When you think of Asheville’s River Arts District, what comes to mind are probably things like painting, sculpture, pottery, glass blowing — you get the drift. But as the neighborhood continues to expand and evolve, new businesses are also popping up. In the last six months, a number of retail shops have opened in the district. Xpress met with the owners of three of these newbies to discuss the challenges of developing a business while surfing the changes in a rapidly evolving area.
Deals on wheels
“My story is a little weird,” says David Kopelman of Northville Apparel, which is housed in the Avion trailer parked alongside Pink Dog Creative on Depot Street. The business, which buys overstocks, overruns, samples and surplus clothing and offers them at wholesale prices, specializes in fashionable outdoor attire. Kopelman describes it as clothing you can hike in during the day and continue to wear downtown at night.
The shop opened in December, and for Kopelman, being there still feels surreal at times. The Asheville native spent his youth playing hide-and-seek in the abandoned buildings that now anchor the River Arts District. As teenagers, he and his friends would walk the railroad tracks, stacking quarters on the rails and kicking the empty beer cans that littered the ground. “If you had told me I’d being doing this then, I would have told you you’re crazy,” he says.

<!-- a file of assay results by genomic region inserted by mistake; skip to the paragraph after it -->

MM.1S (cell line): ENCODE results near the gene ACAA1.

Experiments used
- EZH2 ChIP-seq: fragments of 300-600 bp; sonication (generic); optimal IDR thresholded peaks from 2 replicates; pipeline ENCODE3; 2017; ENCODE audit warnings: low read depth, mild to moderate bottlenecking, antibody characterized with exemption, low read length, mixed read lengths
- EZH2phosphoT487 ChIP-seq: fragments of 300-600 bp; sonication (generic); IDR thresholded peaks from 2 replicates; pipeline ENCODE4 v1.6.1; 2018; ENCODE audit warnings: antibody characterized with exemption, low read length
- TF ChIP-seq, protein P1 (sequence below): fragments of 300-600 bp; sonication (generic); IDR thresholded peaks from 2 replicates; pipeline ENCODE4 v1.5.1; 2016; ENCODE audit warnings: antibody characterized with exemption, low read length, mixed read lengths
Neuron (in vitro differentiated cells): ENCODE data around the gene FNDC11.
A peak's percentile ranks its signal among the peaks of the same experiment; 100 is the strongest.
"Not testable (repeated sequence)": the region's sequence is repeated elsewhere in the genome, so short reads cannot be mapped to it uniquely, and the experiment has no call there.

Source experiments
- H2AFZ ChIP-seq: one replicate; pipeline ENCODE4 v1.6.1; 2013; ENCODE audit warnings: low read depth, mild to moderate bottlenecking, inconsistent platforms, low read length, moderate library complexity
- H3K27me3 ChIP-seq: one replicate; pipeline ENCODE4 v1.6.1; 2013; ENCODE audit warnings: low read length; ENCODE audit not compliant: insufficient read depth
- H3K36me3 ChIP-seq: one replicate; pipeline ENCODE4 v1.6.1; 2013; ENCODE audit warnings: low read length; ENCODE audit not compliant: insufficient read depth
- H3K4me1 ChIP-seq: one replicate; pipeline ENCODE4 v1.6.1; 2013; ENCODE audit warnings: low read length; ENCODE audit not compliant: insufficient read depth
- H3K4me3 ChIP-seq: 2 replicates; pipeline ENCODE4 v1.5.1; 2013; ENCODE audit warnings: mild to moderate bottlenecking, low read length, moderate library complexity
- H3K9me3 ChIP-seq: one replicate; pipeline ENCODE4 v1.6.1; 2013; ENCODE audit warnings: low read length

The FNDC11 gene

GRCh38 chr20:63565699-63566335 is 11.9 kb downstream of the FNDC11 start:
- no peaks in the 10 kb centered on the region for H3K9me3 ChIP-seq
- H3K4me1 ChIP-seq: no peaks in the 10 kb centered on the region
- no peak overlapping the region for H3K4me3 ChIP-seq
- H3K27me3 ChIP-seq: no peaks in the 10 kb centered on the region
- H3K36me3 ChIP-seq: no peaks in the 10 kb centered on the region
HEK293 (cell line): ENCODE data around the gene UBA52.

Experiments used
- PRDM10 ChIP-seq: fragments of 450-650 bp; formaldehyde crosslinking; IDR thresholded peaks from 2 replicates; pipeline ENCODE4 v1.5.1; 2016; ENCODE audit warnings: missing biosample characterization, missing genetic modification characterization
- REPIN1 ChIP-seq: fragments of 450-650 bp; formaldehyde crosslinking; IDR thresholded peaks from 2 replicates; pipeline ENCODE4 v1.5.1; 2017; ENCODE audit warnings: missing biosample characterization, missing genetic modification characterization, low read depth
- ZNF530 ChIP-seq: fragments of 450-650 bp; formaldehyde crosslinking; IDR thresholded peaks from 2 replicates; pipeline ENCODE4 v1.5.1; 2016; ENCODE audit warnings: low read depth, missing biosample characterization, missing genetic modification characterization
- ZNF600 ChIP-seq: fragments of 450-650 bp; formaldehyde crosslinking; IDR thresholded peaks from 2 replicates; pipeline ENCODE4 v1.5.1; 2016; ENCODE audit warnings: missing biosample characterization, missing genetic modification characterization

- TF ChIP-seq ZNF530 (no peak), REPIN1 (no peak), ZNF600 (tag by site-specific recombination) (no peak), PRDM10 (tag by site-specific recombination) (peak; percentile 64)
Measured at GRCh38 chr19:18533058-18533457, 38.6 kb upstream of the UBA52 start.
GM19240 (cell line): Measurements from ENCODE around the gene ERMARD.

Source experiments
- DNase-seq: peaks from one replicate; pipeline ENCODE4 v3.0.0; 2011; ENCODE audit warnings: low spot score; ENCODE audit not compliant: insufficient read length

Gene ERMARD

In 2002, Kopelman left Asheville to study finance at UNC Wilmington. He envisioned working as a stockbroker in New York City. “But I ended up getting really sick,” he explains. For six years, doctors misdiagnosed him. Some thought he suffered from depression; others tested him for diabetes. In 2009, the cause was finally discovered: Lyme disease. “My brain stopped working,” says Kopelman.
The illness led him home. And as he convalesced, Kopelman worked in e-commerce, selling clothing among other things. The online business model, however, wasn’t for him. “People think working from home is the ideal lifestyle,” he says. “But it drove me crazy.”
As his health improved, Kopelman began peddling some of his product at outdoor events like Goombay and the Mountain Sports Festival. He enjoyed his interactions with shoppers, but he didn’t want a traditional brick-and-mortar store.
Since buying the Avion last August, Kopelman has had his share of setbacks — a process he calls “paying the ‘stupid tax.’” For a first-time business owner, he maintains, the key is learning from these inevitable mistakes. Another component is recognizing and applying insights gained from other experiences. Kopelman says his e-commerce days provided an invaluable introduction to the industry; he also continues to research and develop relationships with outdoor clothing brands in order to expand and improve his niche market.
Some setbacks have been beyond his control. A week after opening, Northville Apparel suffered a break-in. Product was stolen, and the interior was vandalized, forcing a temporary shutdown and a revamp of the trailer’s security measures.